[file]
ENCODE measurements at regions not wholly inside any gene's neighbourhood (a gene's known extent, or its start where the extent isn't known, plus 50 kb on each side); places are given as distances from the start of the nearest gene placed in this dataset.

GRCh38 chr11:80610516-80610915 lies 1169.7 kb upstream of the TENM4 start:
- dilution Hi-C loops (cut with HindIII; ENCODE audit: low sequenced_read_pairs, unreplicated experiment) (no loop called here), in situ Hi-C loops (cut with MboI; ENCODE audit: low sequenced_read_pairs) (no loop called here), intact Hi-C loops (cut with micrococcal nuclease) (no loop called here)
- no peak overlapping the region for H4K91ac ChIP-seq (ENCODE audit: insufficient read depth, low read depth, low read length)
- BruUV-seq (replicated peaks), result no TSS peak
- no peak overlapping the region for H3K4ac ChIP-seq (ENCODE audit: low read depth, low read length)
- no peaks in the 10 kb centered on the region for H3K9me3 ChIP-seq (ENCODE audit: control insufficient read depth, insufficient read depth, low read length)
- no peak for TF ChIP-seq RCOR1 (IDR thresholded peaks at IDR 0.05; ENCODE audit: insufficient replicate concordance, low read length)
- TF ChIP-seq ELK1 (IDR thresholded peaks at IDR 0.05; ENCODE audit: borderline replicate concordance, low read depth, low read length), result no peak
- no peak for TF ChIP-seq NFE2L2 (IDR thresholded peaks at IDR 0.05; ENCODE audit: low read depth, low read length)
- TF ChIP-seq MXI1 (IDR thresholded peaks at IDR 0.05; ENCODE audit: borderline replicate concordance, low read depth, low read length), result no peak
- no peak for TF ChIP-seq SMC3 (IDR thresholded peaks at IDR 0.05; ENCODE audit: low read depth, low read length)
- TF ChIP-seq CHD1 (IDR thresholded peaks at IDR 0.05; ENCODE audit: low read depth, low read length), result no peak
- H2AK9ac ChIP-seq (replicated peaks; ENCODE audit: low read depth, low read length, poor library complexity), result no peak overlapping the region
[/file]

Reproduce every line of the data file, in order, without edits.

ENCODE measurements at regions not wholly inside any gene's neighbourhood (a gene's known extent, or its start where the extent isn't known, plus 50 kb on each side); places are given as distances from the start of the nearest gene placed in this dataset.

GRCh38 chr11:80610516-80610915 lies 1169.7 kb upstream of the TENM4 start:
- dilution Hi-C loops (cut with HindIII; ENCODE audit: low sequenced_read_pairs, unreplicated experiment) (no loop called here), in situ Hi-C loops (cut with MboI; ENCODE audit: low sequenced_read_pairs) (no loop called here), intact Hi-C loops (cut with micrococcal nuclease) (no loop called here)
- no peak overlapping the region for H4K91ac ChIP-seq (ENCODE audit: insufficient read depth, low read depth, low read length)
- BruUV-seq (replicated peaks), result no TSS peak
- no peak overlapping the region for H3K4ac ChIP-seq (ENCODE audit: low read depth, low read length)
- no peaks in the 10 kb centered on the region for H3K9me3 ChIP-seq (ENCODE audit: control insufficient read depth, insufficient read depth, low read length)
- no peak for TF ChIP-seq RCOR1 (IDR thresholded peaks at IDR 0.05; ENCODE audit: insufficient replicate concordance, low read length)
- TF ChIP-seq ELK1 (IDR thresholded peaks at IDR 0.05; ENCODE audit: borderline replicate concordance, low read depth, low read length), result no peak
- no peak for TF ChIP-seq NFE2L2 (IDR thresholded peaks at IDR 0.05; ENCODE audit: low read depth, low read length)
- TF ChIP-seq MXI1 (IDR thresholded peaks at IDR 0.05; ENCODE audit: borderline replicate concordance, low read depth, low read length), result no peak
- no peak for TF ChIP-seq SMC3 (IDR thresholded peaks at IDR 0.05; ENCODE audit: low read depth, low read length)
- TF ChIP-seq CHD1 (IDR thresholded peaks at IDR 0.05; ENCODE audit: low read depth, low read length), result no peak
- H2AK9ac ChIP-seq (replicated peaks; ENCODE audit: low read depth, low read length, poor library complexity), result no peak overlapping the region